Later: Well, that didn’t work out well; the hack turned out to be so ugly that I threw up my hands and gave up. Instead, I’ll use a daily refresh: your Tired_Energetic value starts the day at a value set by your Siboot beads, and then grows as you meditate. It is reset first thing in the morning. I can do that in an Emotional Reactions script. The adjustment approach might not be appropriate; I may have to make a Set_Tired_Energetic operator to accomplish this.
So I have a plan: execution of the meditate verb entails as an emotional reaction an increment in the actor’s Tired_Energetic value. I put the increment at 0.05. One more detail: you can only meditate at home. That requires this acceptable script for the option meditate:
This may look odd, but the PickBestStage is the easiest way to select an actor’s home stage. It always has the highest value of Unwelcoming_Homey.
But another problem rears its head: I must add a consequence to each and every conversational event that adjusts all three aura counts based on the listener’s Tired_Energetic value. Will this be too burdensome? Too powerful?
Done with that; move on.
So now the DirObject has only to decide between hiding and going somewhere else. What would motivate an actor to hide? After all, he can’t meditate while hiding; the only thing he can do is witness another event.
[ mull, mull, mull ]
What is the value of witnessing another event? You see two players conversing — so what? What can you learn? Well, you could learn some P3 values; that’s useful. You could learn about deals — that might be very useful for dream combat. Yes, I think this is worthwhile. However, it will require me to add a new Role to every conversational verb: Hider. And I have to make the hider invisible to all others. That’s going to conflict with my rule that only two actors can be present in a stage at a time — unless I alter that count to take hiding into account.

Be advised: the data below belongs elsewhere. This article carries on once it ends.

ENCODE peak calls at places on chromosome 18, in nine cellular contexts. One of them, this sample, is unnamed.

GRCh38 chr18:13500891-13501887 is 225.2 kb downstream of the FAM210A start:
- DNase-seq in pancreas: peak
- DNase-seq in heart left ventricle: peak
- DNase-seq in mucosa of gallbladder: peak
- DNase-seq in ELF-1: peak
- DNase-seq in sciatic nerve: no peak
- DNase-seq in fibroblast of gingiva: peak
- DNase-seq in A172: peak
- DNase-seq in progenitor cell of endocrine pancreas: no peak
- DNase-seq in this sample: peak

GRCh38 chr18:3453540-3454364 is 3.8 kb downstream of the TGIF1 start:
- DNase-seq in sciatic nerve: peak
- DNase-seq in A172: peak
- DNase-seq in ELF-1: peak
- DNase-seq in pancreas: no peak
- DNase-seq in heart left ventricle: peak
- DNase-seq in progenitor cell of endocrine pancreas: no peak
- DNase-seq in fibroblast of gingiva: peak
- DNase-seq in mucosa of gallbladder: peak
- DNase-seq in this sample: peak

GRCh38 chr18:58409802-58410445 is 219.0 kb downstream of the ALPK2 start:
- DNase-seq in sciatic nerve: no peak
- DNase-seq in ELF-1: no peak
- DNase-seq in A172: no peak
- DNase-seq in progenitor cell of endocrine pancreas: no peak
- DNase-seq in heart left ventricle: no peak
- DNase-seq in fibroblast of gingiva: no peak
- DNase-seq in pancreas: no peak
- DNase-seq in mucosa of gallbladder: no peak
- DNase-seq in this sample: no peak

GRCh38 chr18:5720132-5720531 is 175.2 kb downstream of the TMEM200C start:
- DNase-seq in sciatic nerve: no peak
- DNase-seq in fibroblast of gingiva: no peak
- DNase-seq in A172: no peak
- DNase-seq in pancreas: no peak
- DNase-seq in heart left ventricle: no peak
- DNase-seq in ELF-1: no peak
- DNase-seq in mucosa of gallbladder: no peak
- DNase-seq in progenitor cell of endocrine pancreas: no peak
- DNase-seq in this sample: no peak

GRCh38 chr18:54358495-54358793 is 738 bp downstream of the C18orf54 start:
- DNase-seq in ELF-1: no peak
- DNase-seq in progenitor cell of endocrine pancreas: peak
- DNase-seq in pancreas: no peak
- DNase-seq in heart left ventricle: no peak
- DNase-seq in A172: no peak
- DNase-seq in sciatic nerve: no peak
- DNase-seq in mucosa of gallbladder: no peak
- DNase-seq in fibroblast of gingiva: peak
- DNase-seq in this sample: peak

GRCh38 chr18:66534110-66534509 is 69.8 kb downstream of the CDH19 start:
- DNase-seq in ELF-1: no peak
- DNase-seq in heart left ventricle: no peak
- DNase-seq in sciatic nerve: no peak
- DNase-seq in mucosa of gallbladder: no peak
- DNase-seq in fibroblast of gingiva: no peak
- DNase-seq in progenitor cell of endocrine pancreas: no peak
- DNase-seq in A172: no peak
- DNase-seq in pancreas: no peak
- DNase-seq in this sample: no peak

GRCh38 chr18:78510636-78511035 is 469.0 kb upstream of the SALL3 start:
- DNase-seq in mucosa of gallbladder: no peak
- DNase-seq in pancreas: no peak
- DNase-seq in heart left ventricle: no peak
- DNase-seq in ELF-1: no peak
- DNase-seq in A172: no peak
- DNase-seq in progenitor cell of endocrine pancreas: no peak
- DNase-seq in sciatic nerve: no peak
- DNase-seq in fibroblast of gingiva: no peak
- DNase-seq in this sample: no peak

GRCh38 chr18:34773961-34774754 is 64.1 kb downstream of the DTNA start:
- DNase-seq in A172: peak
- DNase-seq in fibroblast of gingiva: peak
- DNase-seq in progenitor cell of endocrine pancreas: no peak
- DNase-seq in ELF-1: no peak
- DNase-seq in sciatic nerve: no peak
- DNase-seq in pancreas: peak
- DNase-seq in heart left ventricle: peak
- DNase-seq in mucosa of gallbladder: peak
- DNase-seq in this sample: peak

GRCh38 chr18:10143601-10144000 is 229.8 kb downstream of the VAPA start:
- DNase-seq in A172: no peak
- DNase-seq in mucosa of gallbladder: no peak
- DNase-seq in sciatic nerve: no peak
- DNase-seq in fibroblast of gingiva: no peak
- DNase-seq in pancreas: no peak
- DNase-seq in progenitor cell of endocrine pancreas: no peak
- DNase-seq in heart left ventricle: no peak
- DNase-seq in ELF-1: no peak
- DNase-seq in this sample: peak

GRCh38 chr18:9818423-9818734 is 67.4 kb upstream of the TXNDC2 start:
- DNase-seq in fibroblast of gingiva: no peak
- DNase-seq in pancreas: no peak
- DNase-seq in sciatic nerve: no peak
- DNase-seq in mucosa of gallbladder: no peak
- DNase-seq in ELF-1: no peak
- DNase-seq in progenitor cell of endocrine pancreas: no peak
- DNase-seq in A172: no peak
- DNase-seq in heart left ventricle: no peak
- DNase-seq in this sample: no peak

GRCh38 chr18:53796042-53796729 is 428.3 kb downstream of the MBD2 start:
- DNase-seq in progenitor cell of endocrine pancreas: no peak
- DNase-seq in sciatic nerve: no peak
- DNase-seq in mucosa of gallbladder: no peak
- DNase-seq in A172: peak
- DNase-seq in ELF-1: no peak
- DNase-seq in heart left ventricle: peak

Oops! Never mind. It seems that I have already taken care of that issue. The current scripts work perfectly. I did have to change the engine code to permit a hidden actor to react to events. Fortunately, this will not require special roles for hiding actors in all cases; in most cases, they won’t fit any role definitions and will simply have nothing to do. So I need add roles for hidden actors in those cases in which the hidden actor can use the information.
I have some other tasks to take to, so I’ll take a break for a few hours.
Well, I started implementing the Hidden Spy role and immediately hit a stupid block. The Hidden Spy should react to one of the gossip verbs by altering his corresponding P3 value. However, the only place that I can set a corresponding P3 value is in the consequences menu — which is executed before roles are figured. So I must figure out if I can get it working using consequences menus. But now I run into an even nastier problem: I have to decide whether or not somebody is hiding, and the PickBestActor operator poisons the entire verb if it comes up empty-handed. I need a way to determine who is in hiding without risking poisoning the verb.
Damn, this is an example of how Sappho can be so frustrating! A normal programming language could do this with only trivial effort, but I have to come up with something really clever.
This is a larger problem; I need to take a break and consider a general solution. Tomorrow is another day.